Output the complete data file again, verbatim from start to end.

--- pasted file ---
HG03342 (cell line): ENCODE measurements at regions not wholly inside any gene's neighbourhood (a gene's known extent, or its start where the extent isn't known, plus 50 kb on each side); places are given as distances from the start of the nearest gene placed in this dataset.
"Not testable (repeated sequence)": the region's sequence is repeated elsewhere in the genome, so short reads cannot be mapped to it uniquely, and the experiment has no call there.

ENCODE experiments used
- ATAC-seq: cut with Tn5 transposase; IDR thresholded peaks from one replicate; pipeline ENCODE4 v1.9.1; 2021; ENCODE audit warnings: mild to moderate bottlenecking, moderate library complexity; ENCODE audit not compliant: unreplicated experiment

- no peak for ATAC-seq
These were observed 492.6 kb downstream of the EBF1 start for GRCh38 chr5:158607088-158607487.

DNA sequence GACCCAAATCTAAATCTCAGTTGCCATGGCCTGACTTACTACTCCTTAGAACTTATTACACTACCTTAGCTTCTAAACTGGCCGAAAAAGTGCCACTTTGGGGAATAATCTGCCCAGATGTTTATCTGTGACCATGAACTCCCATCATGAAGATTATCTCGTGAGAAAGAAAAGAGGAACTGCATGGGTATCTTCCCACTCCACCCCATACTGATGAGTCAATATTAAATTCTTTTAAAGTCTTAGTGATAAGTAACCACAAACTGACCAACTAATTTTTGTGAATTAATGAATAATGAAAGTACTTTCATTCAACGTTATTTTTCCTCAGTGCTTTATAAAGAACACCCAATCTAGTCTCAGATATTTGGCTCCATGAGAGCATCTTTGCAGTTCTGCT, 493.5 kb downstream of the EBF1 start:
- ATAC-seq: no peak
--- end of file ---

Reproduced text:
HG03342 (cell line): ENCODE measurements at regions not wholly inside any gene's neighbourhood (a gene's known extent, or its start where the extent isn't known, plus 50 kb on each side); places are given as distances from the start of the nearest gene placed in this dataset.
"Not testable (repeated sequence)": the region's sequence is repeated elsewhere in the genome, so short reads cannot be mapped to it uniquely, and the experiment has no call there.

ENCODE experiments used
- ATAC-seq: cut with Tn5 transposase; IDR thresholded peaks from one replicate; pipeline ENCODE4 v1.9.1; 2021; ENCODE audit warnings: mild to moderate bottlenecking, moderate library complexity; ENCODE audit not compliant: unreplicated experiment

- no peak for ATAC-seq
These were observed 492.6 kb downstream of the EBF1 start for GRCh38 chr5:158607088-158607487.

DNA sequence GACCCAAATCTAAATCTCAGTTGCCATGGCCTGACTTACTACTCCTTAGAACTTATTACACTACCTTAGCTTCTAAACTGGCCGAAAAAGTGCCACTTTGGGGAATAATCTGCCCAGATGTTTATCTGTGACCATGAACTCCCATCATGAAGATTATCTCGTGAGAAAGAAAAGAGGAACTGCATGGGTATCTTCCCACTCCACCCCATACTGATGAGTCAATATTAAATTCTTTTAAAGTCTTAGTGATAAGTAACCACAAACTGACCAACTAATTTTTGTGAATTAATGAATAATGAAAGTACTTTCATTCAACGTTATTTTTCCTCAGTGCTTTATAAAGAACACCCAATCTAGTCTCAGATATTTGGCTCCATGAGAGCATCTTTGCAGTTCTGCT, 493.5 kb downstream of the EBF1 start:
- ATAC-seq: no peak